Four-time Iditarod champion Dallas Seavey will speak in North Platte May 8 as part of the Town Hall Lecture Series.

His presentation, An Iditarod Life, will begin at 10:30 a.m. at the North Platte Community Playhouse. It is open to anyone with a lecture series membership.

The Iditarod dog sled race covers 1,000 miles of the rough Alaska terrain, with jagged mountain ranges, frozen river, dense forest, desolate tundra and miles of windswept coast in sub-zero temperatures.

Dallas Seavey is a third-generation dog musher. His grandfather, Dan Seavey, was one of the founders of the Iditarod race, and he placed third in the first Iditarod race in 1973.

Also, Dallas’ father Mitch has raced in 24 Iditarods and won three — in 2004, 2013 and 2017.

As a child, Dallas helped train his dad’s racing team and care for the kennel, and helped run the family’s sled dog tour business.

As a teen, Dallas competed in four 160-mile Junior Iditarods and numerous 200 and 300-mile mid-distance races.

In 2005, he became the youngest musher to race the Iditarod – having just turned 18 the day before the start. He finished 51st that year, with a team of young dogs from his dad’s kennel.

In the fall of 2008, Dallas started his own kennel, seeking to become the youngest Iditarod champion in history. The new kennel became a force to be reckoned with in the racing world.

By the end of 2011, Dallas had finished the Iditarod in sixth, eighth and fourth places, proving to be a consistent top contender. In the 2011 Iditarod, he posted one of the top 10 fastest times ever in the race.

He also won the Yukon Quest on his first try, becoming the youngest musher to ever win a 1,000-mile race.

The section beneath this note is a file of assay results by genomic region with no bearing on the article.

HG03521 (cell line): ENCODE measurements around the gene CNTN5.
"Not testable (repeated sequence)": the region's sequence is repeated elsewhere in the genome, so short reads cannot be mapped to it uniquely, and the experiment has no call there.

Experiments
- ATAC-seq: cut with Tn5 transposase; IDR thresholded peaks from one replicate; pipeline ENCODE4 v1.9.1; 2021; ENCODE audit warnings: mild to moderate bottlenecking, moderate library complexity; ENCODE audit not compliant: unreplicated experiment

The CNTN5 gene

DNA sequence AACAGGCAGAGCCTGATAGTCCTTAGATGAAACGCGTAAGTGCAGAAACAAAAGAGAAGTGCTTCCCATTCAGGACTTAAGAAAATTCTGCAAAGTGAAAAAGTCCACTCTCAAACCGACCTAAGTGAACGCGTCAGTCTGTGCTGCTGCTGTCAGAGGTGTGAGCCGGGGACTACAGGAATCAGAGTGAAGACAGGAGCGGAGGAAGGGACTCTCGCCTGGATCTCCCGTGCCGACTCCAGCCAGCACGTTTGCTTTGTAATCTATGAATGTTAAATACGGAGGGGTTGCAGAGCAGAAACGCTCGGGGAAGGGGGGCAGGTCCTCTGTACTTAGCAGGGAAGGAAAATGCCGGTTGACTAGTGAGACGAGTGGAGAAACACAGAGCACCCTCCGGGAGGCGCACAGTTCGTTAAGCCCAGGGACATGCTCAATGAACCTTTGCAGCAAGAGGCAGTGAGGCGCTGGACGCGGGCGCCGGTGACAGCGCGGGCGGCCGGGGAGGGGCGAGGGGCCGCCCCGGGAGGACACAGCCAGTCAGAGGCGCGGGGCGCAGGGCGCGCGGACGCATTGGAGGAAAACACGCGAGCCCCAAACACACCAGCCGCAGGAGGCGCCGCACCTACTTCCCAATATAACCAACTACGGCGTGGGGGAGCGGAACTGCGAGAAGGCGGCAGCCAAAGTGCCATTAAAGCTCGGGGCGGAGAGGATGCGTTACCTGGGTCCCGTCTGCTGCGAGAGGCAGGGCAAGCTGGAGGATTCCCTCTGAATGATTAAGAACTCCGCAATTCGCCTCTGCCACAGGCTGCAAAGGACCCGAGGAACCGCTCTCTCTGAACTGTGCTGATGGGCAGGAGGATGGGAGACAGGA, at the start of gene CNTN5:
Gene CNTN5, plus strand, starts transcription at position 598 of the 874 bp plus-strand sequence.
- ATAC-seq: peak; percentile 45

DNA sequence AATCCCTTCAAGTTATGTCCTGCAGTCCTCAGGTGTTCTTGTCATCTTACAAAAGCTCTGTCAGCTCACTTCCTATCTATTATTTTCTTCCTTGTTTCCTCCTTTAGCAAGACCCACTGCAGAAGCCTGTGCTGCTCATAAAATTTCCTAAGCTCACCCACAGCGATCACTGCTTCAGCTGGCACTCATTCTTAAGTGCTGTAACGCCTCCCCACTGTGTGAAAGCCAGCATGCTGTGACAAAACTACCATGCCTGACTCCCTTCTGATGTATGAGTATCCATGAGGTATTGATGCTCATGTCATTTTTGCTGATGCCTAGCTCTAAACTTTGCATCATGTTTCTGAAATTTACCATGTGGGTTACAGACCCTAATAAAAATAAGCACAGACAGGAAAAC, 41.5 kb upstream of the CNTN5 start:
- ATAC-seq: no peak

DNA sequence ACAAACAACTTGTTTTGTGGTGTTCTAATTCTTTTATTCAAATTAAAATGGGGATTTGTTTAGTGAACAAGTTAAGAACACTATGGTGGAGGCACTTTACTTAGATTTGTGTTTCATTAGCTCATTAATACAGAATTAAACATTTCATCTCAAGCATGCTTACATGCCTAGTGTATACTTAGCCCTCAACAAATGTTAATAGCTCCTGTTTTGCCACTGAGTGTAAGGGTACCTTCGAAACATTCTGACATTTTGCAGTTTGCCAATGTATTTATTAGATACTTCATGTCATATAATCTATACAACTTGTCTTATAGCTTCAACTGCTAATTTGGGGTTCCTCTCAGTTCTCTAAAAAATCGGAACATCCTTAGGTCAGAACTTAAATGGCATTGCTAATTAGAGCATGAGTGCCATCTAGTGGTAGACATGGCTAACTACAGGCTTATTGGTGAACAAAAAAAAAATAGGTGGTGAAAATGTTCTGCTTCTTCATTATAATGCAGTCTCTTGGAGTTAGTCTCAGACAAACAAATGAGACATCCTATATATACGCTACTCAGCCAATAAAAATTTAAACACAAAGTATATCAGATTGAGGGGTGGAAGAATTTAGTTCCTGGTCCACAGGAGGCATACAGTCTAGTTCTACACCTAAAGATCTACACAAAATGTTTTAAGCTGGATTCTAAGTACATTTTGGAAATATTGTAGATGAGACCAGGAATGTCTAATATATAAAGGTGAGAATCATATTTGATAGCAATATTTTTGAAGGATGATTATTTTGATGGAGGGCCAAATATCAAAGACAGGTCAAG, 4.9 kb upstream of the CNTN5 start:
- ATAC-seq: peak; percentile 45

Dallas went on to win the 2012 Iditarod with dogs he bought from other kennels and retrained. His ability to develop individual dogs and coach teams to their highest potential has become his trademark.

Now a four-time Iditarod champion, he is the seventh person to ever win four or more races. He also holds the all-time Iditarod speed record at eight days, 11 hours, 20 minutes and 16 seconds. He has won the three fastest Iditarods ever.

Dallas currently lives in a yurt — a portable, round tent traditionally used as a dwelling by nomads. He lives north of Willow, AK. with 90 Alaskan Huskies.

In addition to running a world-class kennel, Dallas delivers motivational keynote presentations on leadership and teamwork to audiences around the globe.

His presentation in North Platte will be followed by a luncheon with a question and answer session at the Quality Inn and Suites. Luncheon attendees must be season ticket holders to the Town Hall series. The meal costs $17. Reservations must be received by May 1.

More information about the luncheon, the 2018-19 speaker lineup and memberships is available on the lecture series website:

Season tickets can also be purchased at the door prior to every presentation, or by calling Betty Guynan at (308) 530-8448.